(For more recipes and detailed information, see Nourishing Traditions by Sally Fallon.)

Remember, the true “heart” of your health is found in the digestive system/intestinal tract. Take good care of it and you will enjoy abundant physical wellness!! Add lacto-fermented to your nutritional plan today!!

Do you like pickles? Are you ready to make them the old fashioned way? I’d love your thoughts in the comments below!

Carl-Mason-Liebenberg, Health, Wellness & Fitness ExpertCarl Mason-Liebenberg is a Wellness and Weight Loss Specialist, Author, Fitness Coach, and a Leader in Creating a Lifestyle of Wellness.

His passion is for those who suffer from poor nutrition, related illnesses, addictions and overweight conditions; with a specific focus on women. Carl unveils the power of nutrition and fitness to bring recovery, healing, restoration and strength.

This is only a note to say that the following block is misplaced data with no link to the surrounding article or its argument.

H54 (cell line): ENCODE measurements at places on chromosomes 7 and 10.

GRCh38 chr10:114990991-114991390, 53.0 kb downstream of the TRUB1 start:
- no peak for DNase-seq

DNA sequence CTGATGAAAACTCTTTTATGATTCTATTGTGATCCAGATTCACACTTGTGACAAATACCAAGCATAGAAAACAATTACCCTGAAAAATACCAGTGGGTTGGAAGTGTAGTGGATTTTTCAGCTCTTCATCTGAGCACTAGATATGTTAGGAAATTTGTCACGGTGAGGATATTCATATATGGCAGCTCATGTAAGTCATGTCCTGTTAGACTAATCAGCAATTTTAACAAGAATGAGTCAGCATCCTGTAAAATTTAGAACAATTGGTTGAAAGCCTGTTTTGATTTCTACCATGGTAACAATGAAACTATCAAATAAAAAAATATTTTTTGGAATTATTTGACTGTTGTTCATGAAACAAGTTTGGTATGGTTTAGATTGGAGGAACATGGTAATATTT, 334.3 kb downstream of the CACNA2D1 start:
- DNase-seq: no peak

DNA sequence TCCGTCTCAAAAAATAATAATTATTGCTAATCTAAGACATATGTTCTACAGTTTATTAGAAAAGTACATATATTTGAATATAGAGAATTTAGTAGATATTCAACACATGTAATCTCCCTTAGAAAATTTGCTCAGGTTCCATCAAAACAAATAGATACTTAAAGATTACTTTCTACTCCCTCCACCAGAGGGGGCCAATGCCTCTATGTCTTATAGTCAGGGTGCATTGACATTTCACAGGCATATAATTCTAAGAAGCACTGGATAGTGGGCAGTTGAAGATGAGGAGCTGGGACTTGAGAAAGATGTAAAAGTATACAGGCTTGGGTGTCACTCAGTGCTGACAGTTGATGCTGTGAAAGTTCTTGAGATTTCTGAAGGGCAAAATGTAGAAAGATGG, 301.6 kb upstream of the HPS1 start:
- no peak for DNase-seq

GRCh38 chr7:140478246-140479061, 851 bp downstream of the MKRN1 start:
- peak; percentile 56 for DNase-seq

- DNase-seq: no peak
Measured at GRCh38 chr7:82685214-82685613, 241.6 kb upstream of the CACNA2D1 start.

Carl has personally experienced what he teaches and continues to study and learn to improve his ability to teach you a Lifestyle of Wellness.

He has recently launched a series of e-products and services called Simply Good that you’ll want to be sure to obtain in your journey to authentic wellness. For more information and opportunities please join him at his site: http://www.el3mentsofwellness.com.

About the Author

Designer Rob Russo loves to work and play on the homestead with his wife, Jes, their three daughters and a big flock of chickens. He blogs about social media design and marketing at DesignerRobRusso.com and is the marketing director of HelloScent.com. You should follow Rob on Twitter.

2 Comments on "Pickles Made Easy and Naturally for Good Health"

  1. John Exami April 29, 2012 at 5:48 am · Reply

    Awww. Thanks for discussing lacto fermentation. I always had a vague knowledge on that topic and you clarified it really well for me, I just have to leave a comment and thank you. :D Keep it up. I’m following you guys now.

  2. Pauline June 10, 2012 at 1:04 am · Reply

    Yum! Fermented foods were a lifesaver for me this pregnancy!